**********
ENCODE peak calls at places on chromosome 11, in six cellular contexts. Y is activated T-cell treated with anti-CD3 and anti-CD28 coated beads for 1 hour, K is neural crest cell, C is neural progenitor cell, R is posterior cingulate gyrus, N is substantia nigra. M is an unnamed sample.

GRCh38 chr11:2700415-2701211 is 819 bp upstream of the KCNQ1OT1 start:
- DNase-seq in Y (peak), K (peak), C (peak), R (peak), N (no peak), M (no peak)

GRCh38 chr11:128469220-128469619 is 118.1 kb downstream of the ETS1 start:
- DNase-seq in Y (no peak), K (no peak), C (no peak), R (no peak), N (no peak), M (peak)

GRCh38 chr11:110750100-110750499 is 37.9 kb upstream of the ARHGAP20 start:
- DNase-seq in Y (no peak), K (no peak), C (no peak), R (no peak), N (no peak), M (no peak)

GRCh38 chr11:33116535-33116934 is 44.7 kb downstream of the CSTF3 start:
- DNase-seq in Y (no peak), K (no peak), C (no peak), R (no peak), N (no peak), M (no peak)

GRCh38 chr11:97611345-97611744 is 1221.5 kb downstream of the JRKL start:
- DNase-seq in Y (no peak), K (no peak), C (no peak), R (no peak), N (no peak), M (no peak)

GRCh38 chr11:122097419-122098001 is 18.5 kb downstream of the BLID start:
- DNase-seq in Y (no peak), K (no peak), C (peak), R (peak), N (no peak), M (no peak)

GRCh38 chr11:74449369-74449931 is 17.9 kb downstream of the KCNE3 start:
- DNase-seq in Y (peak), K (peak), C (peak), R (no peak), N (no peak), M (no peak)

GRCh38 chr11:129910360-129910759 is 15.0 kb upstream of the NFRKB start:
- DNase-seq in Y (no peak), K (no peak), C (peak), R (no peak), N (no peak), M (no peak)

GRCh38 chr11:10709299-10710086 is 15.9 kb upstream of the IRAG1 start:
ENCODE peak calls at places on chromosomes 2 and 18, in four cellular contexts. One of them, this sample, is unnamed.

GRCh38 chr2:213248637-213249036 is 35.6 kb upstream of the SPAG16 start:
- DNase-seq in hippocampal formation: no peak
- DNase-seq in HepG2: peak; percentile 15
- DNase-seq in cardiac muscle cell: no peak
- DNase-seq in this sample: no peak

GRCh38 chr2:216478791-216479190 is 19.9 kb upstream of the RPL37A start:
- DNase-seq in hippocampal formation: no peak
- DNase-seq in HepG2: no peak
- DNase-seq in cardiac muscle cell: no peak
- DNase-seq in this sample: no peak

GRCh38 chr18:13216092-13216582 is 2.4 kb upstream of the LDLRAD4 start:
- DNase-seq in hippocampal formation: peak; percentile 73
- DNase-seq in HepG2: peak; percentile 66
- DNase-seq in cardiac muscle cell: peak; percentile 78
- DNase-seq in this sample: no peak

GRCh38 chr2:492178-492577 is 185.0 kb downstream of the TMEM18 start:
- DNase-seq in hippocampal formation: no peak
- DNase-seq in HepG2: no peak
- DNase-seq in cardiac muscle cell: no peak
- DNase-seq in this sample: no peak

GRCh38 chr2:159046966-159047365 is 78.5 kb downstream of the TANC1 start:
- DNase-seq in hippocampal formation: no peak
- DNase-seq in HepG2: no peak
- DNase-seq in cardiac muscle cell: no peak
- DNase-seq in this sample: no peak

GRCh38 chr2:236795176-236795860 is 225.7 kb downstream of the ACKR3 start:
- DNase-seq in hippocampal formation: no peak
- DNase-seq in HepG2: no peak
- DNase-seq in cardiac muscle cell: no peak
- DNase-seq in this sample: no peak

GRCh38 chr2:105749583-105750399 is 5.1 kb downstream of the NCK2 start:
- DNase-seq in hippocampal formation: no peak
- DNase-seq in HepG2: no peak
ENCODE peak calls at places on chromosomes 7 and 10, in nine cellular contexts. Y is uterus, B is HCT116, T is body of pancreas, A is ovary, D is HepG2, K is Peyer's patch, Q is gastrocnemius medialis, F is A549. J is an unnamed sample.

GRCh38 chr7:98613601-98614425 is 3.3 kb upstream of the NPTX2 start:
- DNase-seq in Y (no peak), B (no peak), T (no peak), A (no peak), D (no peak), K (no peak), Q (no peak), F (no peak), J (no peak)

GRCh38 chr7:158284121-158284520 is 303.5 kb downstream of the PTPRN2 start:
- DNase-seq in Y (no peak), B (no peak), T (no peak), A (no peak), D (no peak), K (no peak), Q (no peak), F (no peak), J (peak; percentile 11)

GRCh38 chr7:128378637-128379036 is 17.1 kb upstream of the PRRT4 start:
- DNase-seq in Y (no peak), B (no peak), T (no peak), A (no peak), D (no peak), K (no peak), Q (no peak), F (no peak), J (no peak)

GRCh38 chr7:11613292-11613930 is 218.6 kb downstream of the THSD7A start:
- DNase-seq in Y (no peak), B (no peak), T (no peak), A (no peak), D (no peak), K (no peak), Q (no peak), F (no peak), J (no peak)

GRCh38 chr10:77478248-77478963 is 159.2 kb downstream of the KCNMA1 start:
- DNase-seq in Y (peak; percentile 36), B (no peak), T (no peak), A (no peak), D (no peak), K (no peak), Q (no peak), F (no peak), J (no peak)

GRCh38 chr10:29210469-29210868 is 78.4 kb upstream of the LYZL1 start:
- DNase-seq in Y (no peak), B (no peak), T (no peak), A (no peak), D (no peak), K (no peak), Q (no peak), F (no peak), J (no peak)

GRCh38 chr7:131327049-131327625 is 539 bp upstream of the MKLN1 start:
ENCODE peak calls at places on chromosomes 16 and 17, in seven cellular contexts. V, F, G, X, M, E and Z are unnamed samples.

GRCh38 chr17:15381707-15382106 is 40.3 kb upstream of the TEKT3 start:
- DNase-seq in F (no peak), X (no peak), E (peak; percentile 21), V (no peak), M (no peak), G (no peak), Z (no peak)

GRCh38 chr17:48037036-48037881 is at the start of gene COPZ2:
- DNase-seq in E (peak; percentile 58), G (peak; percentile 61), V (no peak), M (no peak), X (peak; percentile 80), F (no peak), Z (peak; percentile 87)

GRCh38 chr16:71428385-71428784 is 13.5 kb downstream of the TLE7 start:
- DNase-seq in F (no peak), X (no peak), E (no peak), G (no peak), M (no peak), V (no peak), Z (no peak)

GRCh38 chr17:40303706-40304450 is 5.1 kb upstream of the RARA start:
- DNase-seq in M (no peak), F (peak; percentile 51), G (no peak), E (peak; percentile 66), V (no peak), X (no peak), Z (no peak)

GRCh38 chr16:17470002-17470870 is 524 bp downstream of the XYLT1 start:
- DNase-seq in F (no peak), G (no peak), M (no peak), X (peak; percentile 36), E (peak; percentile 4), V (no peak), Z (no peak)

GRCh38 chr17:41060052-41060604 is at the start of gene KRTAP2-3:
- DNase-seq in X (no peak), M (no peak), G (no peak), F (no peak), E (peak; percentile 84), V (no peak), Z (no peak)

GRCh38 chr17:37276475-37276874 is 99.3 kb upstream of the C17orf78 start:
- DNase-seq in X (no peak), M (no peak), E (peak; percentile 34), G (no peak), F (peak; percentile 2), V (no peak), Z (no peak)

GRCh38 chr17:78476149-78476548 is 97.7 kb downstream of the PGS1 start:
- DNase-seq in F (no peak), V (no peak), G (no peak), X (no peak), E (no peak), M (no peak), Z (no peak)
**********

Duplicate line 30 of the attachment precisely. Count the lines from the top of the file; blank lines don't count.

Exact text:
GRCh38 chr18:13216092-13216582 is 2.4 kb upstream of the LDLRAD4 start: